Inside job | 1843

At Volvo’s design studio in Gothenburg, the boards of inspiring ideas used to be covered in cars. Now they’re covered in houses, boats and gadgets. “It’s the most exciting period in the history of car design,” says Robin Page, chief interior designer. “A new world is being opened up.” The reason? Cars that drive themselves.

Autonomous cars introduce three big changes. The first is what you can do in a car when you’re not behind the wheel. Volvo’s prototype driverless car, the Concept 26, has screens that fold out from the doors and seats that recline flat, like a first-class aeroplane cabin for people who want to catch up on email or take a nap. Ford has patented a design for an in-car screen covering the windshield. “The car is becoming a kind of ‘third space’,” says Hartmut Sinkwitz of Mercedes.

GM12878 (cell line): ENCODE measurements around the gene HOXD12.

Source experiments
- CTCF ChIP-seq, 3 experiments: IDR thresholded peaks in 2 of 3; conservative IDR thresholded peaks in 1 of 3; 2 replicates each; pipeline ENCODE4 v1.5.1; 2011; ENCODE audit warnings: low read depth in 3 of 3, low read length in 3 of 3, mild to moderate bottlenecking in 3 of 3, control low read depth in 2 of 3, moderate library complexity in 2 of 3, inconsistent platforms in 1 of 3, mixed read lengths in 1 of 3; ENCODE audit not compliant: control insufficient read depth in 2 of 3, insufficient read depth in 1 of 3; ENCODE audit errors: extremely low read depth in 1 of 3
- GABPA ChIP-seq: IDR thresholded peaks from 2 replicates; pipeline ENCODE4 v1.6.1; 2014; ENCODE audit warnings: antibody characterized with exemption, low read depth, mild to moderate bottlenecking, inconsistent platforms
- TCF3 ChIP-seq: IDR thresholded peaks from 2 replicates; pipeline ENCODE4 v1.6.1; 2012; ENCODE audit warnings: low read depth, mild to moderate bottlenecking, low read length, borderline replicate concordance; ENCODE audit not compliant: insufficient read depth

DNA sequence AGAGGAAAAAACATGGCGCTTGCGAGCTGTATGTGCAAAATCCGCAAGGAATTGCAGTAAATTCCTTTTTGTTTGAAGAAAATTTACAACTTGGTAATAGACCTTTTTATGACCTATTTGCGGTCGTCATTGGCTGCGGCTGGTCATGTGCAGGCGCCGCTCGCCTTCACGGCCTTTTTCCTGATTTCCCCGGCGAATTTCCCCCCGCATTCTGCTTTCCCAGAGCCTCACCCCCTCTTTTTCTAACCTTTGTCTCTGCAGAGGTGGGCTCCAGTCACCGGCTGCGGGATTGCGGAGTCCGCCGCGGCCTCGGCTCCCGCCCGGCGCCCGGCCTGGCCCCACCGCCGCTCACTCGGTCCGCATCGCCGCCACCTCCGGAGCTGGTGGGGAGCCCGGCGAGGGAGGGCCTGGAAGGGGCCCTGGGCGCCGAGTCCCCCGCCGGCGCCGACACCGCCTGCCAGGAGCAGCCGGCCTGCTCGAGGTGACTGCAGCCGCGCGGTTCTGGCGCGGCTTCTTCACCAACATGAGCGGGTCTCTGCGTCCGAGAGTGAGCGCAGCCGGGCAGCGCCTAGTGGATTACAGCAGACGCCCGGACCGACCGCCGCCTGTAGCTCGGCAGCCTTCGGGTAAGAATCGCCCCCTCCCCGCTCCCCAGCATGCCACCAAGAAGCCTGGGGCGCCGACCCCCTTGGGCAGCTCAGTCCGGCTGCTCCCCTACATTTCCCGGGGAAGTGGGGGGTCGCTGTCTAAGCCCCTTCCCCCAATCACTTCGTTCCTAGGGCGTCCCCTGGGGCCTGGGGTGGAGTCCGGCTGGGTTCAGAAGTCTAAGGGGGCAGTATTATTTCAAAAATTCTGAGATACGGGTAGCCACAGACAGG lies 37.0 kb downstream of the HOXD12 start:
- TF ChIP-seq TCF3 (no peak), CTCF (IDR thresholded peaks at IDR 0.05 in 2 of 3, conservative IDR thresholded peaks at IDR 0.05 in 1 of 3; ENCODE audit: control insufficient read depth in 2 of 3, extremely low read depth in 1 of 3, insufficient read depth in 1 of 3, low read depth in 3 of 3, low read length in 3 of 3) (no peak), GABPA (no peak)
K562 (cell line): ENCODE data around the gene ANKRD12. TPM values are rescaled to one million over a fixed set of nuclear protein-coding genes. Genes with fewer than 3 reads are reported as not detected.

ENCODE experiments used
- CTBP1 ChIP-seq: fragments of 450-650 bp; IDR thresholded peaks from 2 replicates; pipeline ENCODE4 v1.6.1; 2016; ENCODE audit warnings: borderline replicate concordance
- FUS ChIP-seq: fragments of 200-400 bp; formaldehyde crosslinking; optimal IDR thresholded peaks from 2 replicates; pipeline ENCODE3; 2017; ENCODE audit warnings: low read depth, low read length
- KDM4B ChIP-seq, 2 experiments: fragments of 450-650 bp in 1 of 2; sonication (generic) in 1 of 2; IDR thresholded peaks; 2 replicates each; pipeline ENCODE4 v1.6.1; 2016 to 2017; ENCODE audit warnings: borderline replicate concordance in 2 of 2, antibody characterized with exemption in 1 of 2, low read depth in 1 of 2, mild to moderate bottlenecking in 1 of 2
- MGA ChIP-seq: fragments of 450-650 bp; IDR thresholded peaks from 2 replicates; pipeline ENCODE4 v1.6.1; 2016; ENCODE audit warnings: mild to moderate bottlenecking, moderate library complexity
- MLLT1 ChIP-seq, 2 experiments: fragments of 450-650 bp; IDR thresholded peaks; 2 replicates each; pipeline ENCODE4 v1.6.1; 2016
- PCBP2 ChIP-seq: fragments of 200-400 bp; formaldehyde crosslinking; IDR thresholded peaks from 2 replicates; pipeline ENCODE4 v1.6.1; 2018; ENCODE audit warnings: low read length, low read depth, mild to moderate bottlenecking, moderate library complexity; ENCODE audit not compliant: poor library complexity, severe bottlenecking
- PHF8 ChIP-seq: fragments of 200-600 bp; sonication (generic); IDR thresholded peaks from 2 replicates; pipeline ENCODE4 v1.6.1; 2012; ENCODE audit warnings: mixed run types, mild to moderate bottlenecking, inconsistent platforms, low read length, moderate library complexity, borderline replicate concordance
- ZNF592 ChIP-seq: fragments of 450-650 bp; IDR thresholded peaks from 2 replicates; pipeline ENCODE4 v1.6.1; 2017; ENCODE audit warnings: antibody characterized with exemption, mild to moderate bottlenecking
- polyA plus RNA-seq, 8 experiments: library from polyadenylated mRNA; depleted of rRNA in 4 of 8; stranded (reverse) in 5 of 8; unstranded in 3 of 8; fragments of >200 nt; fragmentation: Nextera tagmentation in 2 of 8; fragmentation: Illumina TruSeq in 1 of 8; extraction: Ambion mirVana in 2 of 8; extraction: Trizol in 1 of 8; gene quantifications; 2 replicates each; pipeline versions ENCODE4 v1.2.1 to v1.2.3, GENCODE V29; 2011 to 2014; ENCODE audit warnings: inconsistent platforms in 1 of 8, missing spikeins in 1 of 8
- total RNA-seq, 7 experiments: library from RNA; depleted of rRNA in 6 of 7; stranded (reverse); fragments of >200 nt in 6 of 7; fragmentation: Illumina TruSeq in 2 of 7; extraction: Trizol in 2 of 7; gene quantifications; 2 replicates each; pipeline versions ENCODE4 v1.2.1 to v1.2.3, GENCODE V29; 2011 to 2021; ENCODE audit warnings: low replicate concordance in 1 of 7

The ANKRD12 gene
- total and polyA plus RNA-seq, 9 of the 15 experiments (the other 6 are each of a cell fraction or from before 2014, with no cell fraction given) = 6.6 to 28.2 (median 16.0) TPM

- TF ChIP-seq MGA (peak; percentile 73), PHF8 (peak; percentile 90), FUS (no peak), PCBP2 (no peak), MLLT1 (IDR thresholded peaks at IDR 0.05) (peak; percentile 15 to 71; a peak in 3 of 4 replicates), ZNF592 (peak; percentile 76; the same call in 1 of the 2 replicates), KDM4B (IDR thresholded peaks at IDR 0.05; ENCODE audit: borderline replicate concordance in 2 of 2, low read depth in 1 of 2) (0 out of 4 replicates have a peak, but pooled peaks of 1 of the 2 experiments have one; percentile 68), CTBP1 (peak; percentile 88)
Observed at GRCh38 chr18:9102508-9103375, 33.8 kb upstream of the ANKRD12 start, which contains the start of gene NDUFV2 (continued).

The ideas are getting more radical.

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Mike Rawson

Mike Rawson has recently re-awoken a long-standing interest in robots and our automated future. He lives in London with a single android - a temperamental vacuum cleaner - but is looking forward to getting more cyborgs soon.

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Inside job | 1843

by Mike Rawson time to read: 1 min
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